The Cottage Smallholder

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Sexing the bantam eggs. An old wives’ tale?

lucky dip hatching eggsI stood in the bay window in Emma’s kitchen watching the bantams sunbathe like languid couples on a Greek island. I’d noticed that her bantams pairs tended to stick together whereas the Buff Orpingtons didn’t. In fact they couldn’t. There was just one Buff Orpington cockerel with a handful of pretty, plump wives.

“You couldn’t have six husbands and wives as the cockerels would fight. One always has to be the master of the flock. With the bantams it’s a bit different. They tend to stick to their breeds and we only have one pair of each breed.”
“But how do they know that they are the same breed without mirrors.”
“No idea. But they do.”

This was years before I started keeping chickens. I’d never really thought about the dynamics of a flock before.
“What happens if you get cockerels in a brood of chicks?”
“We try and find homes for them. It’s difficult as most people only want hens. Collecting eggs each day is fun. Cockerels used to be fattened up for the pot. Now people are a bit squeamish about eating their own stock. Especially if they have to kill them.”

She handed me a cup of coffee and added,
“My aunt keeps chickens, buys hatching eggs from breeders and has never had to deal with a cockerel for the last twenty years.”

I was intrigued. Emma explained that her aunt used a pendulum to discover the sex of the eggs. All supposed ˜male’ eggs were tossed in the bin.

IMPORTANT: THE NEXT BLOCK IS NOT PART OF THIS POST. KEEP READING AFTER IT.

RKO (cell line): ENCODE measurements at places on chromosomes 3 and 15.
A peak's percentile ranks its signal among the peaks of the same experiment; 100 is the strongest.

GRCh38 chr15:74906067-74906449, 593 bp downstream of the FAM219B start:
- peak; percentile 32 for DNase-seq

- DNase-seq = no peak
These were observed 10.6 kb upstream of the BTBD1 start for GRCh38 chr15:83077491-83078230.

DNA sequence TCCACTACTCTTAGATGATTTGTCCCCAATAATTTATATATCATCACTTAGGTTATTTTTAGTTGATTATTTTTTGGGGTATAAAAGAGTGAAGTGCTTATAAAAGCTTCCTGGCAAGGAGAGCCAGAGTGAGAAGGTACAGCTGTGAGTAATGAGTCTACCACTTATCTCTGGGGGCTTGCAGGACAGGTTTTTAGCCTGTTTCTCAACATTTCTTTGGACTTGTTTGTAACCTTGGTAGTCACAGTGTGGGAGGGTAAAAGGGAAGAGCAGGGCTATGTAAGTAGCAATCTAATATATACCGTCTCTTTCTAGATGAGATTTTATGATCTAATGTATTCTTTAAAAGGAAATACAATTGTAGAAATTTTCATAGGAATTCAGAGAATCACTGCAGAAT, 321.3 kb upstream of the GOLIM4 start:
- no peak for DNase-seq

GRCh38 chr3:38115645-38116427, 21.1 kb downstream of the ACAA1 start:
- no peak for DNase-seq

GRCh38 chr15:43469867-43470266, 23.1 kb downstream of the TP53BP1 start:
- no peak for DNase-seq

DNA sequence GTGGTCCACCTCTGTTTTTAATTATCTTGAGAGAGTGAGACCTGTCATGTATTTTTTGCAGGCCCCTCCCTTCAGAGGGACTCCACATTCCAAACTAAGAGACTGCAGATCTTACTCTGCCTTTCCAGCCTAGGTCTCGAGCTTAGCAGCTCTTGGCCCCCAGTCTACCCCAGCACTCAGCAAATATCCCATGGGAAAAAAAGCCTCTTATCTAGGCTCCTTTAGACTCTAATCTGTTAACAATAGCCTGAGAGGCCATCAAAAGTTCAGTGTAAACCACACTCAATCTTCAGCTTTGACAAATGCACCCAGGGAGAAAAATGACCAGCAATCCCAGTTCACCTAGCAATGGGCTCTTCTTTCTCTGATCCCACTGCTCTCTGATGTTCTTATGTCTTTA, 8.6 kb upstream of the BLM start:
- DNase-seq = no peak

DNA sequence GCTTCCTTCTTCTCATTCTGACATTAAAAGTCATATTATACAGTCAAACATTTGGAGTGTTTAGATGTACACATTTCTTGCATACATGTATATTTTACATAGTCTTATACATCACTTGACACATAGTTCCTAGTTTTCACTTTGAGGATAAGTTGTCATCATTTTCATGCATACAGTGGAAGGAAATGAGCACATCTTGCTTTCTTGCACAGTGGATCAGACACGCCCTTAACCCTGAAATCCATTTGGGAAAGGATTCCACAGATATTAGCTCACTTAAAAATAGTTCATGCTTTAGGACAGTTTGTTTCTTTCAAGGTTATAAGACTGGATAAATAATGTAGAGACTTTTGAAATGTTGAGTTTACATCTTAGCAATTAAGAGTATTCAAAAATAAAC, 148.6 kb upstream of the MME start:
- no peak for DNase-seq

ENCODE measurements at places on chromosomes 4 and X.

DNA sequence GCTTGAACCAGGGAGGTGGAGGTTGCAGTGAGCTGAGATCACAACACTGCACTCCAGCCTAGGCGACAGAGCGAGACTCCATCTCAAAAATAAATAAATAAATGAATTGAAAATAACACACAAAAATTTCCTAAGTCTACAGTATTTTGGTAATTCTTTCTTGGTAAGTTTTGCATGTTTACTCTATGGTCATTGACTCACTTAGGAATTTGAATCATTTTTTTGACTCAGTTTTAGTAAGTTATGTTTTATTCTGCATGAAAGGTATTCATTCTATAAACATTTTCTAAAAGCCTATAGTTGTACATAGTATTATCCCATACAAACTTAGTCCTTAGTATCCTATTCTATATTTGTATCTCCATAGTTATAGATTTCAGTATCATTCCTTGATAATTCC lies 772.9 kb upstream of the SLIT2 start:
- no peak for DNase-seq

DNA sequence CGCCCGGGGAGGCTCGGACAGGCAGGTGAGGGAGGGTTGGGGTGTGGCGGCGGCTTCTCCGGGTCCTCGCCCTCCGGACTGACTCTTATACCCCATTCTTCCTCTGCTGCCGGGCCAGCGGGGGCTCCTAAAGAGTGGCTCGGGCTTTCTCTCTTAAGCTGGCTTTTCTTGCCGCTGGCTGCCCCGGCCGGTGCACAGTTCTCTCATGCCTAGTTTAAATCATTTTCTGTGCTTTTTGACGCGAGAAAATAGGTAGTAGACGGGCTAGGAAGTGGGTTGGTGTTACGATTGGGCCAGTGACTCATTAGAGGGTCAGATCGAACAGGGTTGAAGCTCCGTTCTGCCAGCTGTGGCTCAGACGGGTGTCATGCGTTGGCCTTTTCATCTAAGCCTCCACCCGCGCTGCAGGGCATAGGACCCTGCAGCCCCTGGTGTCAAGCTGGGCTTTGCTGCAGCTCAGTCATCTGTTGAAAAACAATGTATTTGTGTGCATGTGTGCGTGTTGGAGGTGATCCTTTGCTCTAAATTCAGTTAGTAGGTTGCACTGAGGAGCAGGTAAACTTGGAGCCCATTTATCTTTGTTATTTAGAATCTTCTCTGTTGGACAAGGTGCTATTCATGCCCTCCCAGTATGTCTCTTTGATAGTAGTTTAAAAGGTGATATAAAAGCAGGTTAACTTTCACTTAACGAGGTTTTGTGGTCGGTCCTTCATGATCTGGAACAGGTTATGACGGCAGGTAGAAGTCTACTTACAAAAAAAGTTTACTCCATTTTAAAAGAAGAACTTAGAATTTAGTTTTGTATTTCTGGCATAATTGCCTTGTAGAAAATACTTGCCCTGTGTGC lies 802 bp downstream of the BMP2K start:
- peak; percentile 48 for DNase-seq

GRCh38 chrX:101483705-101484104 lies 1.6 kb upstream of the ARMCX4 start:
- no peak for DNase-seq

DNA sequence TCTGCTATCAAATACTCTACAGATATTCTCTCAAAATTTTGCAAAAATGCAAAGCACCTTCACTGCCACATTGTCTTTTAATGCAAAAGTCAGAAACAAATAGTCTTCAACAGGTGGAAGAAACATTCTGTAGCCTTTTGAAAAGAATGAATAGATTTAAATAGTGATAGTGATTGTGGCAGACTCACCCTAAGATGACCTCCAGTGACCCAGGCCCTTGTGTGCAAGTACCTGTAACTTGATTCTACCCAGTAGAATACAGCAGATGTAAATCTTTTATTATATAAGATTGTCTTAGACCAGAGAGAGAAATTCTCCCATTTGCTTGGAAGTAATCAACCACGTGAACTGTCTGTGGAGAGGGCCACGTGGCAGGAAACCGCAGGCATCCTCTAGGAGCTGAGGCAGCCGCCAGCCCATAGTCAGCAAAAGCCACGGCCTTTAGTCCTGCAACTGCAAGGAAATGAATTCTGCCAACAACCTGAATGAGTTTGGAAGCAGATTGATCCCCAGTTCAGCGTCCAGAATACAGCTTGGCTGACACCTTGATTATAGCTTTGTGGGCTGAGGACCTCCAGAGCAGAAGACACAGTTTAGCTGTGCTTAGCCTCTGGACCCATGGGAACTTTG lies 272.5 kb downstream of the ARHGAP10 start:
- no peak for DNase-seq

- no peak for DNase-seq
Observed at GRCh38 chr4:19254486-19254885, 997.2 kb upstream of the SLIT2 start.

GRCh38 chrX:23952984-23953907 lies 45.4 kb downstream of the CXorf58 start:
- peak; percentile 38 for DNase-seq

When the box of hatching eggs arrived in the post from Eggmanellis, I thought that it would be fun to try this eccentric method of forecasting the sex of our chicks. I slung my amethyst ring on a length of cotton and worked out the parameters. If the ring followed a circular path above the egg the chick would be female. A simple, linear pendulum movement would indicate a male.

I closed the door to the rest of the cottage, opened the box of eggs and concentrated hard. The pendulum swung in a definite line over the Frizzle egg and moved in a circle above the other five. Good news, if it’s right. The Frizzle egg wasn’t tossed in the bin but put carefully under Mrs Boss with the rest of the eggs.

I’m on tenterhooks to see what we end up with when the chicks hatch out. Although it will be quite some time before we can accurately differentiate between pullets and young cockerels. I’ve checked the stats on using Old Wives’ methods – it’s 50:50.

If we do find that we have a cockerel or six, we can’t keep them and remain on speaking terms with our neighbours. A chirpy wake up call at the crack of dawn would not be welcome.

There appears to be no scientific method of sexing chicks in the egg. Meanwhile the standard methods of sexing day old chicks are outlined here.

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  1. Fiona Nevile

    Hi The Organic Viking,

    It will be interesting to see how it all turns out in the end!

    Hi Pamela

    That treatment of the chicks sounds nasty.

    I’ve tried candling the eggs, watch this space!

    Hi Pat

    I so want Mrs Boss to have a family that she can keep! Fingers crossed.

    Hi Kate(uk)

    I’m hoping that it works. Interesting and fun though. Ideally we’d like all hens as we’ve decided that we are going to grit our teeth and eat any cockerels.

    Hi Marianne

    Blue eggs are beautiful – I can see the attraction.

    If my prediction is correct yours might not be – I reckon that it’s a 50:50 gamble.

    Hi Lizzy

    I’m sorry but I don’t know the answer to your question. She might be slightly allergic to something in your feed. But what can you do about that? If she is happy, bright eyed and alert I wouldn™t worry. If she becomes listless and is loosing condition ring your vet for advice.

    Make sure that the lock have fresh water every day, are free of lice and worms (there are treatments for these, available from your vet) and have access to oyster shells and grit. Give the feeder and water fountain a good scrub each week and clean your hen house weekly.